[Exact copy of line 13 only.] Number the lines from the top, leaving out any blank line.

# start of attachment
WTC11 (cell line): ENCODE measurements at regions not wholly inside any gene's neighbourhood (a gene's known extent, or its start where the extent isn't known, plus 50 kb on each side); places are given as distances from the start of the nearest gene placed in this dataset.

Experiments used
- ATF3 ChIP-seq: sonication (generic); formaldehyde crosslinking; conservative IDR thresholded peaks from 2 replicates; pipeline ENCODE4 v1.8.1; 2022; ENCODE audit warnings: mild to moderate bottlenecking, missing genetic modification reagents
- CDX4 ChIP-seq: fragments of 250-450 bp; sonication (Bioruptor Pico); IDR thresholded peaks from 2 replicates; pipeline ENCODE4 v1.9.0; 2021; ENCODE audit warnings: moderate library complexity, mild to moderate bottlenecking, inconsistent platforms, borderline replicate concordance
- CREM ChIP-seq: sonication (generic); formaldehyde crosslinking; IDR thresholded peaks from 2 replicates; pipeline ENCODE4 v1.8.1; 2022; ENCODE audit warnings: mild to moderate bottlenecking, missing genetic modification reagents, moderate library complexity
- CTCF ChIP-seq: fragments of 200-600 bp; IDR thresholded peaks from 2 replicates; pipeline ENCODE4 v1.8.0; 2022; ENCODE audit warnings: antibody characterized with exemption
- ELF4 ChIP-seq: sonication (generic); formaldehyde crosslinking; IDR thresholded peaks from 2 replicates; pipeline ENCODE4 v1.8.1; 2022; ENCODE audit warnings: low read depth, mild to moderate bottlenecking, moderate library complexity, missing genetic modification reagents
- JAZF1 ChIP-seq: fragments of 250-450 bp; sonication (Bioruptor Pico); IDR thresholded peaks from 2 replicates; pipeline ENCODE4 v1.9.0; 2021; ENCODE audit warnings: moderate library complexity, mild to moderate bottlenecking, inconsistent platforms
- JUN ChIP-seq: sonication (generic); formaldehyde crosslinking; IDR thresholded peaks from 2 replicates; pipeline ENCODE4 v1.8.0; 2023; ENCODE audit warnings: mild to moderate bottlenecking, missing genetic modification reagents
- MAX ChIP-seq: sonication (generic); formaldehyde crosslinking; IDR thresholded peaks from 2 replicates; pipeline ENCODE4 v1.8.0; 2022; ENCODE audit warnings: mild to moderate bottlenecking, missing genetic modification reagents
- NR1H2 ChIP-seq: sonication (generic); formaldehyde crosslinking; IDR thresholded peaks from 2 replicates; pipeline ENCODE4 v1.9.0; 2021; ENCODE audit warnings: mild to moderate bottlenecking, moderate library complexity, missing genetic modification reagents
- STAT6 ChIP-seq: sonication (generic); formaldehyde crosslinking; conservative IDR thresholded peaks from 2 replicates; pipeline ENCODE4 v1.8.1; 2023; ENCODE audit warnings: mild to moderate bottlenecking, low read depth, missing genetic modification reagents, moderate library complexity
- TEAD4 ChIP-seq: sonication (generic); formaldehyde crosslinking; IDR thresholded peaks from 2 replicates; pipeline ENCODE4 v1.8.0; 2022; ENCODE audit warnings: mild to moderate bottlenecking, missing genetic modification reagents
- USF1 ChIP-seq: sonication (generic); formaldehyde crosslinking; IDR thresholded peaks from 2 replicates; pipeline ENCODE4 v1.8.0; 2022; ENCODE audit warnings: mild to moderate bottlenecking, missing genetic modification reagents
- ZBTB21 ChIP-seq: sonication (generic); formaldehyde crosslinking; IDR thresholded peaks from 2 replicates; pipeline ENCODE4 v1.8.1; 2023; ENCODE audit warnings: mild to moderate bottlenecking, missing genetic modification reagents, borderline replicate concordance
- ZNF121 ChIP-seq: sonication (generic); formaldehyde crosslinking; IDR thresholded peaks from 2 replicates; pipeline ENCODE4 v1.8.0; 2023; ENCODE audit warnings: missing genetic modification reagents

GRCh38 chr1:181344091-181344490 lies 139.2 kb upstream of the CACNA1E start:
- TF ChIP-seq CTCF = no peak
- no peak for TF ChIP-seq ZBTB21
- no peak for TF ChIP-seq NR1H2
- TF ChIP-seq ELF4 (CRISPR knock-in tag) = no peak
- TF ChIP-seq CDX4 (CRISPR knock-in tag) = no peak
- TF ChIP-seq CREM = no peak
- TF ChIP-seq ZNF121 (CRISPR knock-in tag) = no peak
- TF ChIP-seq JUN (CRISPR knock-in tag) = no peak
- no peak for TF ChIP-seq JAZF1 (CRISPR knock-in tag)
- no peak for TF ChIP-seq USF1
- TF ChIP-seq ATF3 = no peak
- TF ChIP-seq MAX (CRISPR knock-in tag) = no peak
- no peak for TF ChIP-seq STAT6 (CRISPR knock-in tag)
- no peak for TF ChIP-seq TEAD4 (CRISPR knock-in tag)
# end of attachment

- TEAD4 ChIP-seq: sonication (generic); formaldehyde crosslinking; IDR thresholded peaks from 2 replicates; pipeline ENCODE4 v1.8.0; 2022; ENCODE audit warnings: mild to moderate bottlenecking, missing genetic modification reagents